4th Sunday Advent 12-24-17
I raised my children in a small town in upstate New York. The town promotes itself as “historic”, meaning that history is about all that’s left – no industry, and only a few stores. When my middle son finished high school, a job as a janitor at the elementary school opened, and he saw that as his only chance for a steady job with benefits. But God had not made this young man to be a janitor. Not that I have anything but respect and admiration for school janitors, but it wasn’t the right job for him. And that Christmas, my cousin gave him a miracle in the form of a Radio Shack TSR-80 home computer. My son was re-born as a highly respected “IT guy”.
Our first reading today is about King David. One day, King David had a chance to take a breath from the large military campaigns which had made Israel safe from hostile neighbors. David realized he was living in a “cedar palace” while the Ark of the Covenant and the place where the nation worshiped God was still in a tent, just as it had been since his ancestors fled Egypt. He began to make plans to build a house for God. But God had not meant David to be a house builder. Not that God has anything but respect and admiration for builders, but that wasn’t the right job for David.
So God would take care of the building, by having one of David’s sons- Solomon- build a magnificent Temple. God had another role for David. It would be another sort of “house”. My own father still used the term “house” to describe his lineage, his ancestors. God’s gift to King David was to be the beginning of long line of Kings, what we might call a “dynasty”, a traceable line of names and history, leading to the long-awaited Messiah, the savior of God’s people. Matthew’s Gospel spells out those 28 generations from David to Jesus to make the point clear.
The other problem with David building a “house” or temple for God was that David had missed an important lesson about his relationship with God. David was thinking like a King who built loyalty with his staff and soldiers was by rewarding them with power and prestige. God had no use for David’s rewards. God reminds David that when the prophet Samuel anointed David as King, David was a young man who spent his days guarding sheep. God had made David a King who guarded God’s people. God was the reason for David’s military success. God was the reason that Israel was enjoying peace. God had been with David in every circumstance, in every location, in the fields and in the palace. God is greater than any building; God is not defined by space or décor, by canvas or cedar. Buildings weather and decay, but God’s blessings are eternal.
The Psalms, many of which were traditionally attributed to David, stress one of the other themes which build during Advent: the promises of God, specifically the fulfillment of God’s promises. Thru the centuries, those promises remain alive and, in God’s time, they are fulfilled and renewed. Today’s Psalm says, “I will sing forever of the promises of the Lord…my mouth will proclaim (God’s) faithfulness.” (God) had made a covenant with…(David)..(God) will …establish David’s throne for all generations.” The House of David remains with us today as Jesus our Lord and Savior.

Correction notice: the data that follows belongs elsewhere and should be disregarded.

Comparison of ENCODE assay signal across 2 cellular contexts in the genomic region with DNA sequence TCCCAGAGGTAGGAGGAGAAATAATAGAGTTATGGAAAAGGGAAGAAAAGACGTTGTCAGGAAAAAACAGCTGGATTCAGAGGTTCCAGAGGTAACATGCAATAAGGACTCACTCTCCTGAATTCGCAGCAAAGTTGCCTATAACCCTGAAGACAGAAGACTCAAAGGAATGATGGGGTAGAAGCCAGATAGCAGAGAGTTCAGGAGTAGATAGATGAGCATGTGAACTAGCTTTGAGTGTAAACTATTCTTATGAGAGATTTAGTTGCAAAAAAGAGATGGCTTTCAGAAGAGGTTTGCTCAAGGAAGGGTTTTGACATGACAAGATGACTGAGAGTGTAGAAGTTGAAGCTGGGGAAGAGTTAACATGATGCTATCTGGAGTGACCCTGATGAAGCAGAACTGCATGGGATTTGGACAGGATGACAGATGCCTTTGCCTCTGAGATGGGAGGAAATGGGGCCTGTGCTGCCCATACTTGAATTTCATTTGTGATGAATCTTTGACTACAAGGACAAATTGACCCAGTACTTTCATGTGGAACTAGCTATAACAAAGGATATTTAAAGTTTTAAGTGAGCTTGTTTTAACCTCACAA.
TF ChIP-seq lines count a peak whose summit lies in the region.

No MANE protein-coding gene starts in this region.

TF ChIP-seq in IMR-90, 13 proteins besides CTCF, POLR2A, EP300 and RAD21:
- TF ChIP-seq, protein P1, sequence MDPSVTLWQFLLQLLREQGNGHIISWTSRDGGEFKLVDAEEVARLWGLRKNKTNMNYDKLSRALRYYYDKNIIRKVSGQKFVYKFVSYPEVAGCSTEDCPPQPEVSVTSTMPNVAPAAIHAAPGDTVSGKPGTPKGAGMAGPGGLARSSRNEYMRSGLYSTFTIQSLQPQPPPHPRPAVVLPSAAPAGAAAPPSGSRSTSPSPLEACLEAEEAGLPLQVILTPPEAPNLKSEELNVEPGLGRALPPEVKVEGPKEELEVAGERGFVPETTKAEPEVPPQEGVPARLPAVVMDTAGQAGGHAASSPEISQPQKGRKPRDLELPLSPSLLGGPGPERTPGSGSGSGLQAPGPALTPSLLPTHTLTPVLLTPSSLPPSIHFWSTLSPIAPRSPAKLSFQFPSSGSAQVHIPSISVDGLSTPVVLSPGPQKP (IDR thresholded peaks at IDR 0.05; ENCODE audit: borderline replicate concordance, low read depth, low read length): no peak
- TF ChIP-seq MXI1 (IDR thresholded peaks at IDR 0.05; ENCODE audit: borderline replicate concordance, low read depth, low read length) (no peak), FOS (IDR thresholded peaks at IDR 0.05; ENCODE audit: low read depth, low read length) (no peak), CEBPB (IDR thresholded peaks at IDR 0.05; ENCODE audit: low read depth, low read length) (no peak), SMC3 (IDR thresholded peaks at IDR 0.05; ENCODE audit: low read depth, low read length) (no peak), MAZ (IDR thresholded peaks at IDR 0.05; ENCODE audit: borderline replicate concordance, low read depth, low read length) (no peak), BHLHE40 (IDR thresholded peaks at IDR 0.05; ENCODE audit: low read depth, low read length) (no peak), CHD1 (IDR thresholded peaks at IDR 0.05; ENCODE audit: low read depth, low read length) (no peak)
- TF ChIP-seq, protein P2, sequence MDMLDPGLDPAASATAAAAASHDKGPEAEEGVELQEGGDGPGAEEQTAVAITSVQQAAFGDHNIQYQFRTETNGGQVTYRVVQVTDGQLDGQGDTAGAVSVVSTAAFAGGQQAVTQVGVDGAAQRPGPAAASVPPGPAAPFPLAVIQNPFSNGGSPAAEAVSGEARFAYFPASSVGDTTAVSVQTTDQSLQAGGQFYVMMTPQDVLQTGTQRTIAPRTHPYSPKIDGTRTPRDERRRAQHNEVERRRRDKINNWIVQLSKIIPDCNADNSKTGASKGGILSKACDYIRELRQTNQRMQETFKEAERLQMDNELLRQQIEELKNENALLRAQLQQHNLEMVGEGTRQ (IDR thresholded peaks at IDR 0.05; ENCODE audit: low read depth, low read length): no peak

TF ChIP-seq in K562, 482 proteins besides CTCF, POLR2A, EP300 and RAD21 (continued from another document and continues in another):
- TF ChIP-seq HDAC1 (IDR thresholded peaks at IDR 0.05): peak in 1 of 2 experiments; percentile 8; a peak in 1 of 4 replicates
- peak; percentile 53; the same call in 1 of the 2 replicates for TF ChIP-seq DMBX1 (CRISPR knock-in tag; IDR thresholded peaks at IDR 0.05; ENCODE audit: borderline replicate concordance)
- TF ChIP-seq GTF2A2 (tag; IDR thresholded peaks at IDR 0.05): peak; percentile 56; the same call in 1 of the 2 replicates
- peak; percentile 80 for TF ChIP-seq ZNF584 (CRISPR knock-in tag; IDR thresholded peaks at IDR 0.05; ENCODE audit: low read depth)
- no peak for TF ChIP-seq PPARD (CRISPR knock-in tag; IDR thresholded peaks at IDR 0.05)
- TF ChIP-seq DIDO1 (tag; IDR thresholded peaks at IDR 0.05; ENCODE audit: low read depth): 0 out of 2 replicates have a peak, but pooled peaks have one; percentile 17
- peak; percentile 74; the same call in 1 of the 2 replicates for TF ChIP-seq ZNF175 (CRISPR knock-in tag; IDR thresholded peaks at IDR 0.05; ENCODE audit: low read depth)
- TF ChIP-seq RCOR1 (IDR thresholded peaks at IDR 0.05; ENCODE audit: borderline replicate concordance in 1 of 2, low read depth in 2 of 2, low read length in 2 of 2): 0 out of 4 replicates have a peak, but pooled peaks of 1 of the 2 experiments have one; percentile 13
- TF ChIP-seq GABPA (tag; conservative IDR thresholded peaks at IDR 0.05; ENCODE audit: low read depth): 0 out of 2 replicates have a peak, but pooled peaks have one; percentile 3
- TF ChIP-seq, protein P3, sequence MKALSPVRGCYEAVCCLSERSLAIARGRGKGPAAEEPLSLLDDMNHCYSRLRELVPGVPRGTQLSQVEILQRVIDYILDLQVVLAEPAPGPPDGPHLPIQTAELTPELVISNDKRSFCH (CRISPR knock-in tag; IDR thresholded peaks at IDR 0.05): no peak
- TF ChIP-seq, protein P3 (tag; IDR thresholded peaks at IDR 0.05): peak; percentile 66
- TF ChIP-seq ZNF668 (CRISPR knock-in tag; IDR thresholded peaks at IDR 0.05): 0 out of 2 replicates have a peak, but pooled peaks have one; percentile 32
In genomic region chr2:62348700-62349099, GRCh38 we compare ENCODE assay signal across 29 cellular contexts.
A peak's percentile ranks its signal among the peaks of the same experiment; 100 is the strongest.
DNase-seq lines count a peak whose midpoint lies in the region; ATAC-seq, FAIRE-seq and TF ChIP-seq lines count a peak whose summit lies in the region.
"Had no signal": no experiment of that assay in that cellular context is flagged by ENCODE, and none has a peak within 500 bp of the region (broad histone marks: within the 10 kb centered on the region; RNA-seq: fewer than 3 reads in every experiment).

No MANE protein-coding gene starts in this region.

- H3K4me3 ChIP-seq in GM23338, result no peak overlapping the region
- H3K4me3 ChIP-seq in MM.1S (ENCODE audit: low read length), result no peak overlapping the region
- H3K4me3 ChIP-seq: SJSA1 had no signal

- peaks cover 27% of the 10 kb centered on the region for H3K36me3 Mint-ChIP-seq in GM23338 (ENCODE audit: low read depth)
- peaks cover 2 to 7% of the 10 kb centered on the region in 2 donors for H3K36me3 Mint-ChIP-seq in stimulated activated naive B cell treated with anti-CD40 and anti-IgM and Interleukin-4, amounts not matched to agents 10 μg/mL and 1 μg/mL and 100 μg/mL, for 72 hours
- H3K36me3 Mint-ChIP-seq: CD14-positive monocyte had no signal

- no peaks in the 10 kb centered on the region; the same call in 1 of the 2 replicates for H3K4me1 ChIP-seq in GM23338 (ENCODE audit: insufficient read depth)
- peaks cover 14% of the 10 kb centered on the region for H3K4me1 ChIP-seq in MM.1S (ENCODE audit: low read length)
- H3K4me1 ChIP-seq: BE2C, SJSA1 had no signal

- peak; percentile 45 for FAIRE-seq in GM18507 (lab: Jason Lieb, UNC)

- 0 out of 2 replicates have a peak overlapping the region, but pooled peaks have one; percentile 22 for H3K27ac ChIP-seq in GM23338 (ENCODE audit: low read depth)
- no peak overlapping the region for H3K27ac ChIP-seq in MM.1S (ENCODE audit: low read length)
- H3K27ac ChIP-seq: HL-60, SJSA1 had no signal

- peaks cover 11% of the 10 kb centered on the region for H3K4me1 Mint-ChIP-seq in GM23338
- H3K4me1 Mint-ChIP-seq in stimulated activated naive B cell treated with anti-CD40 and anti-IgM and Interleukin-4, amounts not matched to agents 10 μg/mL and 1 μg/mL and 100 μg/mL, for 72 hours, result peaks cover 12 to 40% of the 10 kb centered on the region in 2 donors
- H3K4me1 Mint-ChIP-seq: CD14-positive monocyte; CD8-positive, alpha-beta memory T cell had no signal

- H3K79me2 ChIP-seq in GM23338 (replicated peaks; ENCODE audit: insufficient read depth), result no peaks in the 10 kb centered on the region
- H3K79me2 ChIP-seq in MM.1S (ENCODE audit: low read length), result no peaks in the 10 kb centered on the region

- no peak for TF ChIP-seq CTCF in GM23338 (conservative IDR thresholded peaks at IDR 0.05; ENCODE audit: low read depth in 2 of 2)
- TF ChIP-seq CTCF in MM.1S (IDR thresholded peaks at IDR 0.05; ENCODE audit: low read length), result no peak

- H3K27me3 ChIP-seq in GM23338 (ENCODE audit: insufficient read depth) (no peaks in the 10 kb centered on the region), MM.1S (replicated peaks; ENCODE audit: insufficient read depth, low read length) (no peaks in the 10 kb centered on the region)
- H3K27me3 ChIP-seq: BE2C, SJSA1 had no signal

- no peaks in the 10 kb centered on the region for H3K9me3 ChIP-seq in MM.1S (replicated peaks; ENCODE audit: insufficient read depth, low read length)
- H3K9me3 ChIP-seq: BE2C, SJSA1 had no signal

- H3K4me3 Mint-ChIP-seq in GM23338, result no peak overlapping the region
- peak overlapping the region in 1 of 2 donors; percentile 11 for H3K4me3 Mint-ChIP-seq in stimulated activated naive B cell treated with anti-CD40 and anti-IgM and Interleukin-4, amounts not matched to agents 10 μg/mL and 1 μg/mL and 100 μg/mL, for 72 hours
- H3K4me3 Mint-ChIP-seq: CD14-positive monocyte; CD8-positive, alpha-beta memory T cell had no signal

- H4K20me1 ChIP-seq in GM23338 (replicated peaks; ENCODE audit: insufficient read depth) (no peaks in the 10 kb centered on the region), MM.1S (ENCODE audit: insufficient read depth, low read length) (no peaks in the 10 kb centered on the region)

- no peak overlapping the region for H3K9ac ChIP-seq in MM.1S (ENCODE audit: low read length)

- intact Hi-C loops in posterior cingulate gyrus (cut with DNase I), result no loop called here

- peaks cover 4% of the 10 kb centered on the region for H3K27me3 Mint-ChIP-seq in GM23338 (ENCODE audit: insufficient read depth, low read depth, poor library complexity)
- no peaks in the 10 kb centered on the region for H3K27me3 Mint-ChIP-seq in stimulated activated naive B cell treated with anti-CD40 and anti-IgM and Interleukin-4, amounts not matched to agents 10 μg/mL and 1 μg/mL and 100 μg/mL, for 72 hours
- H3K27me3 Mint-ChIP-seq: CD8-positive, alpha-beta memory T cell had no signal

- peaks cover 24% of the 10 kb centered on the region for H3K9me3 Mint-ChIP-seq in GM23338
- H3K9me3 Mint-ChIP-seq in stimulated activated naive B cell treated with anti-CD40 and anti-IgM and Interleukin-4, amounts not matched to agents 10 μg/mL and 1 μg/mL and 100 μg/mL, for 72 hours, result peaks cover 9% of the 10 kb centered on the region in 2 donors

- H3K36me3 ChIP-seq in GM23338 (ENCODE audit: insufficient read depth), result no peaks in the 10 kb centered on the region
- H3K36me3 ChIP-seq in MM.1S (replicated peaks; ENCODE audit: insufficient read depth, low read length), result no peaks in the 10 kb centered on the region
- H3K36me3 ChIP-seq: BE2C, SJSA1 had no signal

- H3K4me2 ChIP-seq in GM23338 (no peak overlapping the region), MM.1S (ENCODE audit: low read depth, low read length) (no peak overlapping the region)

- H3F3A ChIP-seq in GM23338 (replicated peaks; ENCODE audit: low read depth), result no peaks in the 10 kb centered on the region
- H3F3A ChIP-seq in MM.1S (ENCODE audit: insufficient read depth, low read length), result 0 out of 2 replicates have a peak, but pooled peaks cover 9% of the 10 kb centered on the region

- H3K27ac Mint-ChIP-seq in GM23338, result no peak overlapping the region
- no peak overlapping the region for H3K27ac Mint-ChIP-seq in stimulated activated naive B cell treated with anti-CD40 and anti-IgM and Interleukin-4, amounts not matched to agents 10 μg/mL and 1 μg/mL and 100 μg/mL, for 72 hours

The 2nd reading, from the Letter to the Church at Rome, frames this idea differently. King David most likely thought of God’s promise of his dynasty, his lineage, in terms of an earthly throne. The full implications were not known to him. The Gospel of Jesus that Paul had been preaching is referred to here as a “mystery.” Saint Paul lived in a time when people were just beginning to sort out the message and full implications of the birth of Jesus, his life and teaching, his crucifixion and resurrection. Believers were starting to made sense of how those promises had been fulfilled. The mystery of God’s promises continues to open to each new generation and each new believer as they consider their own lives and their own relationship to God. We find that we are part of the promise – we live in a particular part of the revelation of the mystery. We have been woven into the very fiber of the building of the Kingdom.
The angel Gabriel brought to Mary a mystery that at first was troubling, even the cause of fear. It was a mystery that the child could be divine, yet born as a human child. The child she would conceive by the power of God and the Holy Spirit will be given the “throne of David his father, and he will rule over the house of Jacob forever, and of his kingdom there will be no end.” Mary’s child fulfilled the promise to King David.
Neither King David, nor St. Paul, nor Mary expected God to fulfill the promise in the way that it actually happened. They each had their own expectations. Yet each of them willingly moved forward in faith and trust. They struggled against fear and opposition, against seemingly unconquerable difficulties and, yes, danger…in the full knowledge that God was with them and that God’s plan, however mysterious or obscure, was best. They were able to do that because they knew God kept his promises.
Christmas is a time of miracles and joy. Now we will once again experience the thrill of the gift of this ancient promise. Even 2000+ years after the historical event, even before we fully grasp the how and where and why, we feel the thrill of something that changes our lives in that tiny child. King David and St. Paul and the Blessed Virgin Mary all chose to open their hearts, and their lives, to the mystery – to be personally part of a great miracle of love for every human being who has lived or will live. As we move from Advent to Christmas, we enter a time when past, present and future come together.